How Computer Experiments Prove Climate Change is Caused by Us.

While there are still quite a few climate deniers out there, it seems the more savvy of them have switched tactics. It is not uncommon for former skeptics to admit that the climate is changing, however, they claim it is part of the Earth’s natural climatic changes. The problem with this argument is that it goes against all of our observations and some of the most fundamental laws of physics.

A crucial tool of science is repeated observation. Astronomers scan the skies for patterns, paleontologists comb the world for fossil specimens, physicists and chemists are lucky enough to be able to perform experiments over and over again. When I was a graduate student performing experiments on hydrogen, I worked hard to make sure I could keep under control as many factors as I could. I made sure the magnetic fields the atoms would encounter were the same for every experiment, I worked hard to ensure that the microwaves I was using were constant, and that the lasers were tuned up, so that every experiment was exactly the same as I could make it. If we couldn’t control something like gravity, we made sure that it wouldn’t have an effect on what we were doing. I would perform thousands of experiments a second, then I would change one thing, say the strength of the microwaves and perform thousands more experiments, then change the microwave strength again, and repeat. The whole enterprise rested on my ability to repeat the experiment over and over again, then make the changes I wanted to make.

With climate studies we are not so lucky. We have only one Earth to study. Climate scientists cannot do an experiment without any humans for millennia, then rewind history and repeat with humans, but no cacti. Climate scientists don’t even have the luxuries of astronomers, who with their powerful telescopes can scan the skies for years to find enough stars, or planets, or galaxies to sort into the categories that allow them to answer the questions they set out to do. They just can’t study the climates of more than one Earth, so why are scientists so sure that climate change is due to humans?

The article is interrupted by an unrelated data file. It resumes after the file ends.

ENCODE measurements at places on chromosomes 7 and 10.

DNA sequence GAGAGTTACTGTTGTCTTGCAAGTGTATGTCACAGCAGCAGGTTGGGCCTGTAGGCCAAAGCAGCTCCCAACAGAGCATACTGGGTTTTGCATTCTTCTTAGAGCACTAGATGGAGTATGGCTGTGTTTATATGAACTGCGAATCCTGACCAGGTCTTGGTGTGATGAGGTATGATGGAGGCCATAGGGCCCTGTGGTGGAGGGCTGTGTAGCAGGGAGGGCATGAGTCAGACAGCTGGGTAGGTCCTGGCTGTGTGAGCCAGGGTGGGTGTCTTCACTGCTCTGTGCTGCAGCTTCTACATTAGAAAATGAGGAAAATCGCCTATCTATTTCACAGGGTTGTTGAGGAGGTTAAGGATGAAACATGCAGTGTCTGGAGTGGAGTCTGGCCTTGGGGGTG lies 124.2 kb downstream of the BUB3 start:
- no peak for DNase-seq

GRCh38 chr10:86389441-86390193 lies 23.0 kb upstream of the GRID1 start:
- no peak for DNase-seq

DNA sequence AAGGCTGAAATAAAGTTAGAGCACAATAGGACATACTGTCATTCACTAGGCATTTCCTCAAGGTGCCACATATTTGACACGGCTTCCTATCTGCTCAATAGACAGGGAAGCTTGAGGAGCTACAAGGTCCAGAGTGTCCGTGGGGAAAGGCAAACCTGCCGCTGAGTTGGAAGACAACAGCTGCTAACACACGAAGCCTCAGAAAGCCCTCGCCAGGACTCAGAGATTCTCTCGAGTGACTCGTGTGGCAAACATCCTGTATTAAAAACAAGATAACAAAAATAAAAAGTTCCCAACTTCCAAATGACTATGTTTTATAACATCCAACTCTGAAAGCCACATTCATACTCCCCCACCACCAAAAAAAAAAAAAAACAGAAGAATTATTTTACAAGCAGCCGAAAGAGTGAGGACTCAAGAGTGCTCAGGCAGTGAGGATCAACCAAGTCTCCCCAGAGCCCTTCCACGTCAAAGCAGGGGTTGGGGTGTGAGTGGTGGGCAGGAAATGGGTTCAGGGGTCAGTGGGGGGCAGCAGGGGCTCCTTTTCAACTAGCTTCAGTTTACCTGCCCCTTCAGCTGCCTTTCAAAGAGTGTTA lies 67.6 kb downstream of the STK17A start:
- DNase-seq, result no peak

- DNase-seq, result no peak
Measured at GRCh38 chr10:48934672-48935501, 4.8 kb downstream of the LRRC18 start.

So we don’t have time machines and we don’t have a countless supply of Earths, but what we do have is computers. Really, really, really powerful computers. Computers and a great many research groups working on this problem from different angles. Oh, and lots and lots of experiments and observations.

These experiments are myriad. They include how greenhouse gasses interact with light, how light reflects from snow, how oceans interact with the atmosphere, how aerosols interact with clouds, etc. The results of all of these experiments are turned into computer code to predict the climate (see my article on the difference between climate and weather here). These computer programs divide the world into little interacting blocks where heat and matter flow from one to the other. By tracking the flow of energy from block to block, climate scientists create a model of the Earth’s climate. The problem is making sure that the computer programs are correct and that is where centuries of observations and measurements of greenhouse gas concentrations, ocean, and air temperatures are used. By comparing the results of their programs to these observations, climate modelers gain confidence in their understanding of all the drivers of climate change. As computers have gotten faster, scientists have been able to refine their models more and more. Currently the models can break the Earth up into cubes of roughly 18 miles on a side and take into account such subtleties as changing vegetation, the carbon cycle, atmospheric chemistry, as well as the basic energy flows in the atmosphere and oceans (IPCC Fifth Assessment, Working Group I).